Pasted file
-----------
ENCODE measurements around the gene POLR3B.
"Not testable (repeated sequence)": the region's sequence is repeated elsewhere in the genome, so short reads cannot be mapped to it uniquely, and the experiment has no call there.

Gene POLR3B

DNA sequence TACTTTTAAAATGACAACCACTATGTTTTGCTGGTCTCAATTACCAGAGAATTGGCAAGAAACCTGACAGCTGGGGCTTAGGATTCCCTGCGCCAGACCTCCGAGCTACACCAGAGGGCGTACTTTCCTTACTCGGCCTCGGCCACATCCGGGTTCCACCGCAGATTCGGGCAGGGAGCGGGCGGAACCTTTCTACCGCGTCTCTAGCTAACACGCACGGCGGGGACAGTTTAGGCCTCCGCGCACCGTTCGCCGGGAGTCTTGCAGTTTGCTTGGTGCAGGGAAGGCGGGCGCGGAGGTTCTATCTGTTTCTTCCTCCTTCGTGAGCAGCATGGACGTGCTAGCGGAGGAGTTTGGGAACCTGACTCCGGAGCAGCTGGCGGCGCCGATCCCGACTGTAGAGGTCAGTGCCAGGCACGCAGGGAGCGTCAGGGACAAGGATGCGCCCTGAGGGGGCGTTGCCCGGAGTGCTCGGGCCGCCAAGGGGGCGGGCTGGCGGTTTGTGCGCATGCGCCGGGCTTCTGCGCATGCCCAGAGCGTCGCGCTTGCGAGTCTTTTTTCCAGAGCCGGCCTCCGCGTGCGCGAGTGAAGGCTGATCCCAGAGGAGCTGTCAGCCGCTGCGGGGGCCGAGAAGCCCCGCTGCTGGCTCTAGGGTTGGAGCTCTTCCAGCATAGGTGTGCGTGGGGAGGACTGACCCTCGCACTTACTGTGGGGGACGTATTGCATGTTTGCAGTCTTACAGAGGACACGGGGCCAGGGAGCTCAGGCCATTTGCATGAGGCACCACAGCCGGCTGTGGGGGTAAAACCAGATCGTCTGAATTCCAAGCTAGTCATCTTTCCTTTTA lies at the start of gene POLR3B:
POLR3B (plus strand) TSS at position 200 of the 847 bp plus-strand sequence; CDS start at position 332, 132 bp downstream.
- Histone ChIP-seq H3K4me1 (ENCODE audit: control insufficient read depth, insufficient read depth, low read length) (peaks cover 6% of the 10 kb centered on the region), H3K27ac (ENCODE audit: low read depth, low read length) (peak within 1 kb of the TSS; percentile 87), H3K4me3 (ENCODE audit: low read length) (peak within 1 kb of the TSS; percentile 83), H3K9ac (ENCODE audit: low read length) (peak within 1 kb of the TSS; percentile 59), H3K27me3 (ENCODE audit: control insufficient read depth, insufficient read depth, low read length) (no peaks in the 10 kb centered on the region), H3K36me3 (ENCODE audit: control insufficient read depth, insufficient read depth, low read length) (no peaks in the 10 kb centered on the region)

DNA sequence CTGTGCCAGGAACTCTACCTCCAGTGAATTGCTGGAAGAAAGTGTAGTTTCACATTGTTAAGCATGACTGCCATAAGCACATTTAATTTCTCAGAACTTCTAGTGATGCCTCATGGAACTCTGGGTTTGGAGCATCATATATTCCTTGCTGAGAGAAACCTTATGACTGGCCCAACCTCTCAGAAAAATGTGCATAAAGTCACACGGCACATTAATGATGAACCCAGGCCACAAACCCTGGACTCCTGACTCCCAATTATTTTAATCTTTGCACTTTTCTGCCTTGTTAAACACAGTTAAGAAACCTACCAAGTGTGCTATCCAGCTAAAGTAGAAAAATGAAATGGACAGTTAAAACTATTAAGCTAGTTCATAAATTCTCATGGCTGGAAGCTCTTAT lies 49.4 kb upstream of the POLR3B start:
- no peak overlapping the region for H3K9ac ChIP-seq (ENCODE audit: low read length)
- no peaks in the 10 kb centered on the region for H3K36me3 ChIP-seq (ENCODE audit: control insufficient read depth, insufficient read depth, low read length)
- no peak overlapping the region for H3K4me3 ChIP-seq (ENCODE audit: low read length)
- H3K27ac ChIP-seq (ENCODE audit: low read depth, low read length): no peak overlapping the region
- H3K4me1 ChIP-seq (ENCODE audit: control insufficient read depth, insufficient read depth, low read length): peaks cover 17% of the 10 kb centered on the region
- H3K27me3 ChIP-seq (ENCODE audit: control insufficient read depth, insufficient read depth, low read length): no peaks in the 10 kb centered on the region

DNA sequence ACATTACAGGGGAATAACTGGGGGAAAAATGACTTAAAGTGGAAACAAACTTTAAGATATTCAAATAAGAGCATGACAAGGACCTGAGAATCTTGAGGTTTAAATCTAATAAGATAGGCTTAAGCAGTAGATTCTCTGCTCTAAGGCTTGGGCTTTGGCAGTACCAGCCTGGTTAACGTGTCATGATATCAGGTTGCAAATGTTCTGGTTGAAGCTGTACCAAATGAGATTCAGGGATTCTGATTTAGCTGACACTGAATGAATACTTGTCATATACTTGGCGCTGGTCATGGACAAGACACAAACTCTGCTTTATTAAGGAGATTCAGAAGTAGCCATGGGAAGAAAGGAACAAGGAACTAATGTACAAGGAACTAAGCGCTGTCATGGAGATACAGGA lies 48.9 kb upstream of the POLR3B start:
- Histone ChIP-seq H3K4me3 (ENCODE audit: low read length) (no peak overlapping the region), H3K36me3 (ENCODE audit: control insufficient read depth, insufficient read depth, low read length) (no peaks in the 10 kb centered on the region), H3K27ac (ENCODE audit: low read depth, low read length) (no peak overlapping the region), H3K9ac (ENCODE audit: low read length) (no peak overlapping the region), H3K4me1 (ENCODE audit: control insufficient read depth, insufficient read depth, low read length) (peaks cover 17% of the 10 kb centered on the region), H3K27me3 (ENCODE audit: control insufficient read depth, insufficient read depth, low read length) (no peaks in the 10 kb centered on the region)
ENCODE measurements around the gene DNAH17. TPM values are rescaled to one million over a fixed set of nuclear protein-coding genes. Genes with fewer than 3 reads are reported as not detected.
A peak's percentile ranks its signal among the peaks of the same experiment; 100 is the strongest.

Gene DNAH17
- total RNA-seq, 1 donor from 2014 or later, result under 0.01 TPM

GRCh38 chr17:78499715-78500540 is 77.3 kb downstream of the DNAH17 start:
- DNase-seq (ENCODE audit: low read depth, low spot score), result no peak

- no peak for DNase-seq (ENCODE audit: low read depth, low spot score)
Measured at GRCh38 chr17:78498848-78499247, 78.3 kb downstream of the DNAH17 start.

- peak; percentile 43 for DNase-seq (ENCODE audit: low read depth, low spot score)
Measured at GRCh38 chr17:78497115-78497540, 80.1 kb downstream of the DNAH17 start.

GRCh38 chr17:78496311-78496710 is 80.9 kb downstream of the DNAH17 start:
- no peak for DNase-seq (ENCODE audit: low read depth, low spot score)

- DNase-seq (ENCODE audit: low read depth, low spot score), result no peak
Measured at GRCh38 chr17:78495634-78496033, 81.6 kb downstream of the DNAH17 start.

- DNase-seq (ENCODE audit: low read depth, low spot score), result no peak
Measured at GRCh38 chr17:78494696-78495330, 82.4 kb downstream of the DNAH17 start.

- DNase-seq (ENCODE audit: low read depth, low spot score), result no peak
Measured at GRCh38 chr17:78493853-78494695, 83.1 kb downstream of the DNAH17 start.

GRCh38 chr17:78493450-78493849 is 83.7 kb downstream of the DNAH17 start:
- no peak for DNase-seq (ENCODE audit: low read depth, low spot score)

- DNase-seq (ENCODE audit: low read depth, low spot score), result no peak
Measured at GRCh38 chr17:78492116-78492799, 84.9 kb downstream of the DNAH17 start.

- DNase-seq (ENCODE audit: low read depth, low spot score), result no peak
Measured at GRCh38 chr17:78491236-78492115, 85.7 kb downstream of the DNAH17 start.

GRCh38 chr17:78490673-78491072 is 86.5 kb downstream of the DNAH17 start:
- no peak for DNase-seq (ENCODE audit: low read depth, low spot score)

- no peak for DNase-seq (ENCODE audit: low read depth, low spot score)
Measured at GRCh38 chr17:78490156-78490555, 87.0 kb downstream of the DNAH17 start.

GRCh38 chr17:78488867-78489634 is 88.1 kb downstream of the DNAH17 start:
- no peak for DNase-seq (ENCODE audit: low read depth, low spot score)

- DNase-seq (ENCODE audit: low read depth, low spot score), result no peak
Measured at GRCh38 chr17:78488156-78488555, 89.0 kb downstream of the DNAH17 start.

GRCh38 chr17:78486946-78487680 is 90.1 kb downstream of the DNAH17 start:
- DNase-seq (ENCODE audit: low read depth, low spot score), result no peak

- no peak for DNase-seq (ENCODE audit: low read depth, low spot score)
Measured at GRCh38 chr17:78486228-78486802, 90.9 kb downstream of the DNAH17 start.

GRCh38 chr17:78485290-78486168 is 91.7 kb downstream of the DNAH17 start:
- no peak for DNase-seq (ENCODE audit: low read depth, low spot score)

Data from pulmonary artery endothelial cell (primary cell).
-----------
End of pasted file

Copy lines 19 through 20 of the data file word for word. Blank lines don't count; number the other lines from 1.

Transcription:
- total RNA-seq, 1 donor from 2014 or later, result under 0.01 TPM

GRCh38 chr17:78499715-78500540 is 77.3 kb downstream of the DNAH17 start: